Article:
A lawyer and a writer walk into a bar. Sounds like the set-up for a joke, but it’s actually the way my criminal defense attorney husband and I do business.
At one of two watering holes on Main Street – Gardina’s Wine Bar & Café or Ruby Owl Tap Room – we meet to begin crafting the raw material of his casework into stories. Alleged crimes drop into his lap already half-formed, Anne Lamott’s “shitty first drafts.” Criminal complaints are fill-in-the-blank synopses, muddled with abstruse legalese, garnished with a court case ID.
Ours is an interdisciplinary marriage, a lawyer’s ethics and a writer’s aesthetics joined in holy matrimony. Fortunately for my inquiring mind, criminal charges – and the bounty of evidence against Ryan’s clients – are documented in open records. Scofflaws forfeit their stories into the public domain. That doesn’t make this an easy process. Adapting “discovery” into plausible explanations is Ryan’s constitutional duty, but the pressure to tell redeemable stories for rock-bottom wages is stressful. He lives vicariously through his clients’ anguish; I live vicariously through his.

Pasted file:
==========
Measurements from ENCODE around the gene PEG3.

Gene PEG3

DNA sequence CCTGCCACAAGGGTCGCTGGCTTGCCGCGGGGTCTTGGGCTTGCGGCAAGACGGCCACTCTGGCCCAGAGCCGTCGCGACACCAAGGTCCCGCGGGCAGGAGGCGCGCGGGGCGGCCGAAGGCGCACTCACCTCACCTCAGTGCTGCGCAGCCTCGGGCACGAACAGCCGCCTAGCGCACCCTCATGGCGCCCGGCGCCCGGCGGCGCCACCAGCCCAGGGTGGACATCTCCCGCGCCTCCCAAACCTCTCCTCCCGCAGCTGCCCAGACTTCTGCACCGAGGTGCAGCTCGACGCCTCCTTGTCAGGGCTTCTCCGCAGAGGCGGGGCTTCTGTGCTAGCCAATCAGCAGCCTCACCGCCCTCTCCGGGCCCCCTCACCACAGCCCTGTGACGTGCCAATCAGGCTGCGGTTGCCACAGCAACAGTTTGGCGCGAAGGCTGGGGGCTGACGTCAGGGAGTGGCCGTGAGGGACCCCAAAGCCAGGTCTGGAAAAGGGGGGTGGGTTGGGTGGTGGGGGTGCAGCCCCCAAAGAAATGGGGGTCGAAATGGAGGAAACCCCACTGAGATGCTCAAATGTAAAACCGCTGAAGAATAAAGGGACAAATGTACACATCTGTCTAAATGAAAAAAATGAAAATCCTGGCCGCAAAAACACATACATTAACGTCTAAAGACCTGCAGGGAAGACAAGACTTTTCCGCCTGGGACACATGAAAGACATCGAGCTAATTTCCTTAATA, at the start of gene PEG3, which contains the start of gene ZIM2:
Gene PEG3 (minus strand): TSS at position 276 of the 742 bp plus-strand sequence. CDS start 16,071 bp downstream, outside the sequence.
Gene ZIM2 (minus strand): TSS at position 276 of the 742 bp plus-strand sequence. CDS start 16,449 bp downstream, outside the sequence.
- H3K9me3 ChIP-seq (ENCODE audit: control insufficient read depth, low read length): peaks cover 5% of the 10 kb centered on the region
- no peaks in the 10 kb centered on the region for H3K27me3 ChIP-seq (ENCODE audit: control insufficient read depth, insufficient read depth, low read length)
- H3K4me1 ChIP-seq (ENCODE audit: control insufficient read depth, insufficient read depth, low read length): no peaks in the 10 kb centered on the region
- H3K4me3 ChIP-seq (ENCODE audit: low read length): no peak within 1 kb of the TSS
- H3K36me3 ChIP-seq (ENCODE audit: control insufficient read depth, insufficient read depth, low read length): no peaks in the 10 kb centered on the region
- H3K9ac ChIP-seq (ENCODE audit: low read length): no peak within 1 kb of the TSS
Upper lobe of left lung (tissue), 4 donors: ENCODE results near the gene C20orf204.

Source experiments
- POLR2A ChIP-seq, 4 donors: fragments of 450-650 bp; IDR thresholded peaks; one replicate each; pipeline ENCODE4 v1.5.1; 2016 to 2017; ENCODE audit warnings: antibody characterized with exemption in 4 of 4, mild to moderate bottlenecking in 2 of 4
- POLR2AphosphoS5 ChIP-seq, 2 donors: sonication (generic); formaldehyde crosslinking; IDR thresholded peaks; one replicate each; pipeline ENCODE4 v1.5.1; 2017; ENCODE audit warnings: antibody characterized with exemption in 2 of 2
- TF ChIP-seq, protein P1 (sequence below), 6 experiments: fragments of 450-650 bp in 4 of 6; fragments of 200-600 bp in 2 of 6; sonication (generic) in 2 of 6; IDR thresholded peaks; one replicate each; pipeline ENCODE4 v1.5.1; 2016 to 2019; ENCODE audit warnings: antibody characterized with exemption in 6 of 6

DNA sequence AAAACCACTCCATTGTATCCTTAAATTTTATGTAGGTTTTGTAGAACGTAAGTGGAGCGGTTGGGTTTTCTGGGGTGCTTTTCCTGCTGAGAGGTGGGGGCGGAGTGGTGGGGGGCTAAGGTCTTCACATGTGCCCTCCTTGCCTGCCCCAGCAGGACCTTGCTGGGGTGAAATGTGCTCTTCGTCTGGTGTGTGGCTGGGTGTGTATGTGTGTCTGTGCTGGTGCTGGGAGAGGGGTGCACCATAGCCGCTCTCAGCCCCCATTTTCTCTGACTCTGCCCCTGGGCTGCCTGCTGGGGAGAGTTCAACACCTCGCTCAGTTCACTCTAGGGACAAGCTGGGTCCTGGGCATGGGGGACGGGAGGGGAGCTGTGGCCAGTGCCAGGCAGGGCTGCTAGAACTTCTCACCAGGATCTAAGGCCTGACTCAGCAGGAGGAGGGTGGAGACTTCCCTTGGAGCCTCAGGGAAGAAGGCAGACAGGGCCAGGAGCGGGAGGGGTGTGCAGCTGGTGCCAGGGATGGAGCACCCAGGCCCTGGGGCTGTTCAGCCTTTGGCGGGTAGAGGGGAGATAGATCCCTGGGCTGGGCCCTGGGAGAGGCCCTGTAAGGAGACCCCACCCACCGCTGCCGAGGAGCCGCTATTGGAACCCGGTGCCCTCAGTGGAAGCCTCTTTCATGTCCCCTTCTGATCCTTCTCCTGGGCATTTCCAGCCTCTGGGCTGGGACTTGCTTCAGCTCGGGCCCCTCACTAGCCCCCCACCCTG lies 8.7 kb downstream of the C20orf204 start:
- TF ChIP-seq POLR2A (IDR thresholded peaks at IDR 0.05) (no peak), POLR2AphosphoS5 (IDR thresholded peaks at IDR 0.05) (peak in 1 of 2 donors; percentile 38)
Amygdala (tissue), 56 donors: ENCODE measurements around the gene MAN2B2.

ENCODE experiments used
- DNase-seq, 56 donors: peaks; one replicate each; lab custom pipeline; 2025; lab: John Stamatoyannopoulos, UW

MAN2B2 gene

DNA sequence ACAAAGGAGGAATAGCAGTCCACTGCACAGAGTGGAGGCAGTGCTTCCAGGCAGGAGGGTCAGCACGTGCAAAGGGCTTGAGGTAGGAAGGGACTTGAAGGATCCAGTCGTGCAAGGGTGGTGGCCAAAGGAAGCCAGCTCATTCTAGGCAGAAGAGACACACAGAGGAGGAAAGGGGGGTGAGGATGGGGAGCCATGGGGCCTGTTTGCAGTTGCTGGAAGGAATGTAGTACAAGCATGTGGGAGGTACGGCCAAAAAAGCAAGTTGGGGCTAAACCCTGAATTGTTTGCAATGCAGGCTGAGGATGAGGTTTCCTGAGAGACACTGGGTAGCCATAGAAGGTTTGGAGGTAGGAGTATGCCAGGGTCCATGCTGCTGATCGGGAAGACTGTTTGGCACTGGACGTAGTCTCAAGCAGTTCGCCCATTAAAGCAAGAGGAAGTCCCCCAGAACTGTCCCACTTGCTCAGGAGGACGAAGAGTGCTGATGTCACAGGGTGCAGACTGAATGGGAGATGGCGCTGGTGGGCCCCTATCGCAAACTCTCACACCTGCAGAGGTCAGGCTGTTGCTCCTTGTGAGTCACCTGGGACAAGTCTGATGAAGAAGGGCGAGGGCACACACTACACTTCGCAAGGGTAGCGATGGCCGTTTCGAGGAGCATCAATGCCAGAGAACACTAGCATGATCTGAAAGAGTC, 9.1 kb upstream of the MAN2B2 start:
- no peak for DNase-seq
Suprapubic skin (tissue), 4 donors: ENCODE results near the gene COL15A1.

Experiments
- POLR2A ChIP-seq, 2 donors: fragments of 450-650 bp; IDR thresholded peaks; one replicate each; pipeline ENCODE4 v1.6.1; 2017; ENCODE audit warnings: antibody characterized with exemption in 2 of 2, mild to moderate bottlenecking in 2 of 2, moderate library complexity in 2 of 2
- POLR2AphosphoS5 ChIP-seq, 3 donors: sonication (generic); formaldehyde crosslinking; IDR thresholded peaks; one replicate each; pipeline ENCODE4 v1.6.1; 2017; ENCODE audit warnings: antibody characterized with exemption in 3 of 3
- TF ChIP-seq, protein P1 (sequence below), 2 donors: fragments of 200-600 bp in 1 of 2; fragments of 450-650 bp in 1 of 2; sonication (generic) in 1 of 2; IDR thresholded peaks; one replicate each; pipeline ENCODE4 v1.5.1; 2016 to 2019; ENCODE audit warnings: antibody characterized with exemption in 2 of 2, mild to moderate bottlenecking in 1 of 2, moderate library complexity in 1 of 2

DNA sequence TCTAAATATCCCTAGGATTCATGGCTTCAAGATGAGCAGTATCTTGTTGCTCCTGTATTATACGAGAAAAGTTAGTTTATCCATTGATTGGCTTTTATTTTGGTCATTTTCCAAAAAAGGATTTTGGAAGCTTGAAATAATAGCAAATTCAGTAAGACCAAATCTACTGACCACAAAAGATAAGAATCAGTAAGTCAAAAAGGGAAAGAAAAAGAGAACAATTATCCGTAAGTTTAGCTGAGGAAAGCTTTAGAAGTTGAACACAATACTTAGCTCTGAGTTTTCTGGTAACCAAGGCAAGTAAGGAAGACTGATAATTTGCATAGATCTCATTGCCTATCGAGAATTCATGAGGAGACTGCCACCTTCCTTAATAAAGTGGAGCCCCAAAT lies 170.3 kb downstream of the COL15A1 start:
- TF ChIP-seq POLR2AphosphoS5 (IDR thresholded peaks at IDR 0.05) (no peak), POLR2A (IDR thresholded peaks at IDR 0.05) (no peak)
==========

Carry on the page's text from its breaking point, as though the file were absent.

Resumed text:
Handing me cases to re-purpose as art is, at least, one way he copes with his burdens. And every day, something new is on tap.
“Do I ever have a juicy case for you,” Ryan begins. His newest client pushed a prank beyond its limit by copying his neighbor’s Facebook photos, using them to post kinky ads on Craigslist’s casual encounters, and listing her address, not his, as the point of rendezvous. Through his window, he watched the gag progress from laughable to dangerous as strangers lined up at the victim’s door for sexual favors.
The cost of an evening’s good time resulted in charges which read “940.32 Stalking 2 Cnts” and “941.30 Recklessly Endangering Safety 4 Cnts” and “943.201 Misappropriation of Personal Identifying Info/Personal ID Documents 1 Cnts.” For thirteen pages the criminal complaint reads like a play-by-play. This happened, and then this happened, he-said-she-said with little narrative trajectory. People named are affiants, complainants, defendants, and victims.
A Bell’s Hopslam double IPA for Ryan and my cocktail of choice – a sidecar with lime – are elixirs for converting statutory language into layman’s stories before he negotiates with district attorneys, strikes positions with judges, and spins tales for jurors.
Ryan’s version is always about criminal defense. Is this a defensible act – just a modern twist on the innocent pre-caller ID prank of ordering your ex-girlfriend pizzas from every delivery joint in town? Will his client plead to stalking if the D.A. dismisses recklessly endangering safety? Is his client willing to testify against his co-conspirator girlfriend, owner of the IP address and phone used to create the Craigslist ads?